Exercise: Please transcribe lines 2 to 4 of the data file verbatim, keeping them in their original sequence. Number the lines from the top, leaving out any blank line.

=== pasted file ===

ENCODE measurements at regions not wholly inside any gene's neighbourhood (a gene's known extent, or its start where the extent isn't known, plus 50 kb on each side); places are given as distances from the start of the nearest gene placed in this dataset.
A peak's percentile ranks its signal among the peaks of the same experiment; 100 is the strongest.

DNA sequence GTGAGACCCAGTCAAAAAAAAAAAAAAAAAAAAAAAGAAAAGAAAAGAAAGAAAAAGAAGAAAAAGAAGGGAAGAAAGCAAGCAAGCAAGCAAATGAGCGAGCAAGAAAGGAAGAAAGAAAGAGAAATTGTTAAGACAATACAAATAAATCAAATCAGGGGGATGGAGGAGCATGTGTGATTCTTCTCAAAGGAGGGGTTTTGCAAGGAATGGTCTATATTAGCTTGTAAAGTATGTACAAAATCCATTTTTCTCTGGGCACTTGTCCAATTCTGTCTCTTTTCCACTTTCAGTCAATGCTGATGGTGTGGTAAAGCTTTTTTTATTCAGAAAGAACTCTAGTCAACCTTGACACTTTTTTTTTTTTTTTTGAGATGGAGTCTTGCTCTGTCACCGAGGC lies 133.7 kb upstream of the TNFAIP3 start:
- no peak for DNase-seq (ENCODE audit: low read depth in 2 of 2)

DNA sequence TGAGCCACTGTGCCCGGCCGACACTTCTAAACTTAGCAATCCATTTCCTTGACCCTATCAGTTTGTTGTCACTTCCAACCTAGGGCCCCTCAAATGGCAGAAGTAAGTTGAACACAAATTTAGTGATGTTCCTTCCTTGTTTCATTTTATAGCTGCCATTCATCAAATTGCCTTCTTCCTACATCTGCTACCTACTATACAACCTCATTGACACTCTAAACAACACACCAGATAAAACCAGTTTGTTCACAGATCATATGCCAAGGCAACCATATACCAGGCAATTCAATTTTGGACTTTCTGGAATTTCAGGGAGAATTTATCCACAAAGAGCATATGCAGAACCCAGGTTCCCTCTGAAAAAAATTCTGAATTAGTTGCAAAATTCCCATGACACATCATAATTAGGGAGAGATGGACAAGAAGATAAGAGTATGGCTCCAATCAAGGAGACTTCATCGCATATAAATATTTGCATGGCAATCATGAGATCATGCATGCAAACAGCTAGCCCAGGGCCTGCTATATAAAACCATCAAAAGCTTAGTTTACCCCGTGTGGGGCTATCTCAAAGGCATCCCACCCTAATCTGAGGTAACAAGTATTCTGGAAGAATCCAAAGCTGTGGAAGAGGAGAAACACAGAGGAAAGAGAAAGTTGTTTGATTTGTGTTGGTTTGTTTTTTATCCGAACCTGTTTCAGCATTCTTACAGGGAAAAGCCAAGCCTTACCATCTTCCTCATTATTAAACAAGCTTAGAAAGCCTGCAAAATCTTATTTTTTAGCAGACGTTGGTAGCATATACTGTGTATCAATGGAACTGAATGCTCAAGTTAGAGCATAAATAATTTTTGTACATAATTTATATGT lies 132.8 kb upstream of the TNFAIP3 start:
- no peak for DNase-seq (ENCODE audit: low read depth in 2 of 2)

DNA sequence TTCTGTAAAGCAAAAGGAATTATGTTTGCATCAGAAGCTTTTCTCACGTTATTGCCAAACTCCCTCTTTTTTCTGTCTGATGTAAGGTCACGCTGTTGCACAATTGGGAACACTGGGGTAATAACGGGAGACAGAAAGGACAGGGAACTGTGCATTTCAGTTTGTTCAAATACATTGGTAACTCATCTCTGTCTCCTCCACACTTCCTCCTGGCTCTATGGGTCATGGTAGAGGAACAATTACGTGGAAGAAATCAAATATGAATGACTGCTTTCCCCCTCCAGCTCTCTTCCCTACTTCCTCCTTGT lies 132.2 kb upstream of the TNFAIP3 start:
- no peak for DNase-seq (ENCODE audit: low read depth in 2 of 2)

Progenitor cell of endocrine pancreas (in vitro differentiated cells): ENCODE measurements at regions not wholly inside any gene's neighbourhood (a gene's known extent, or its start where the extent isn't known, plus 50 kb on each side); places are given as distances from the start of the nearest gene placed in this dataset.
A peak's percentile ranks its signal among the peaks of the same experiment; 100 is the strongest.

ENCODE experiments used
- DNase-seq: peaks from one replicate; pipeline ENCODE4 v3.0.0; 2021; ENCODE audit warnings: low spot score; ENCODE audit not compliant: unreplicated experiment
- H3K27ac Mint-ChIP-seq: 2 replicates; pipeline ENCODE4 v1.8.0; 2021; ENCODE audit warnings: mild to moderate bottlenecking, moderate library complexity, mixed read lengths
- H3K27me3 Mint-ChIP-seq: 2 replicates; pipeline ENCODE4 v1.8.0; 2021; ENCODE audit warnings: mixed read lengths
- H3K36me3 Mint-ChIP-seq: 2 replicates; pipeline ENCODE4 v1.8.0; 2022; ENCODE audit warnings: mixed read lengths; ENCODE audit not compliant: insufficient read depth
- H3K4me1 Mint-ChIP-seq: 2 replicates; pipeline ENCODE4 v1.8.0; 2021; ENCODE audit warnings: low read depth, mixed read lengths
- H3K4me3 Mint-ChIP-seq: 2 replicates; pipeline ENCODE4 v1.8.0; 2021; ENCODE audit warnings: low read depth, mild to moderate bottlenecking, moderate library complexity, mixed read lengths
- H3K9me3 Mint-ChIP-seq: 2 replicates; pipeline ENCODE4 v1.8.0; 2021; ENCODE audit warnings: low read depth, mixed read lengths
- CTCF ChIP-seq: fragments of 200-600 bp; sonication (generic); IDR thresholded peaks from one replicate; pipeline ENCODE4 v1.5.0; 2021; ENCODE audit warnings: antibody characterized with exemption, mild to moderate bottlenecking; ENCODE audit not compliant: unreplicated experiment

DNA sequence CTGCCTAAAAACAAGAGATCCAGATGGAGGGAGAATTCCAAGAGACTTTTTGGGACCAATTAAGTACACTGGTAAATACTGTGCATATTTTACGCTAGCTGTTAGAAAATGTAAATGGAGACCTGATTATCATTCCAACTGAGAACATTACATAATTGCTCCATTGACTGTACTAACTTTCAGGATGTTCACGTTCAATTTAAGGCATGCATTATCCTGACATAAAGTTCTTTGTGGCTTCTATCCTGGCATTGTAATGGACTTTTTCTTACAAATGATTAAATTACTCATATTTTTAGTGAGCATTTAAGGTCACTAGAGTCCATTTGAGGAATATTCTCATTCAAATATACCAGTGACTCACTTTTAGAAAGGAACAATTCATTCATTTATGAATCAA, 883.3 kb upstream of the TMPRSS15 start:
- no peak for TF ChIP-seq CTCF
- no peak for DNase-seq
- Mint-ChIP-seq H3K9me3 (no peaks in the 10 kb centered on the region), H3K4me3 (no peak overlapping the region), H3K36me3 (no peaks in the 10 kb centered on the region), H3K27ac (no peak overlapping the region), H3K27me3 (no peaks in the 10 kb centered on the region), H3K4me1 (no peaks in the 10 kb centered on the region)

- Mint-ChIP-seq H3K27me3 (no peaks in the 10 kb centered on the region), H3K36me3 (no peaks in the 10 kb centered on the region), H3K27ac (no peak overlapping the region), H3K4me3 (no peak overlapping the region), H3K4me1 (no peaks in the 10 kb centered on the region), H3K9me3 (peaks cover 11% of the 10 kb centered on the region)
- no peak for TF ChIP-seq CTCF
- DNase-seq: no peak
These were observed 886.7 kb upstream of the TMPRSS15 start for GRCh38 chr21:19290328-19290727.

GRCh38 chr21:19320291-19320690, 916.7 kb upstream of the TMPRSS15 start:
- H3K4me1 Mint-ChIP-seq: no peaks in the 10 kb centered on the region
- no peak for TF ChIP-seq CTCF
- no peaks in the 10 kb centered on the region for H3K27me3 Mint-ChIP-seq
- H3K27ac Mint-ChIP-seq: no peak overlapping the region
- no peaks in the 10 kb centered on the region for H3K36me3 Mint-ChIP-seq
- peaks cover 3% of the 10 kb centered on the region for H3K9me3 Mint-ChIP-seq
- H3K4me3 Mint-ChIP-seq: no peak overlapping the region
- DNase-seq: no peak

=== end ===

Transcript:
A peak's percentile ranks its signal among the peaks of the same experiment; 100 is the strongest.

DNA sequence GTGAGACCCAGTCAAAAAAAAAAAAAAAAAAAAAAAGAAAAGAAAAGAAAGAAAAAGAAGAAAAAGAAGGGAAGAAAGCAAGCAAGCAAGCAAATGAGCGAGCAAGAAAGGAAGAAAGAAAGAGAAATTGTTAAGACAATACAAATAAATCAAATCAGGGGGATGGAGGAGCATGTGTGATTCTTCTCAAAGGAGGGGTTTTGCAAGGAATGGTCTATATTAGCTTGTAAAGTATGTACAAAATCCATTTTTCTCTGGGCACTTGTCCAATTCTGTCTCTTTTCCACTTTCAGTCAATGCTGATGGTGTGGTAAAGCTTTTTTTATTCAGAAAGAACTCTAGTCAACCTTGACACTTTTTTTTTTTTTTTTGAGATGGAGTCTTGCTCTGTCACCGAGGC lies 133.7 kb upstream of the TNFAIP3 start:
- no peak for DNase-seq (ENCODE audit: low read depth in 2 of 2)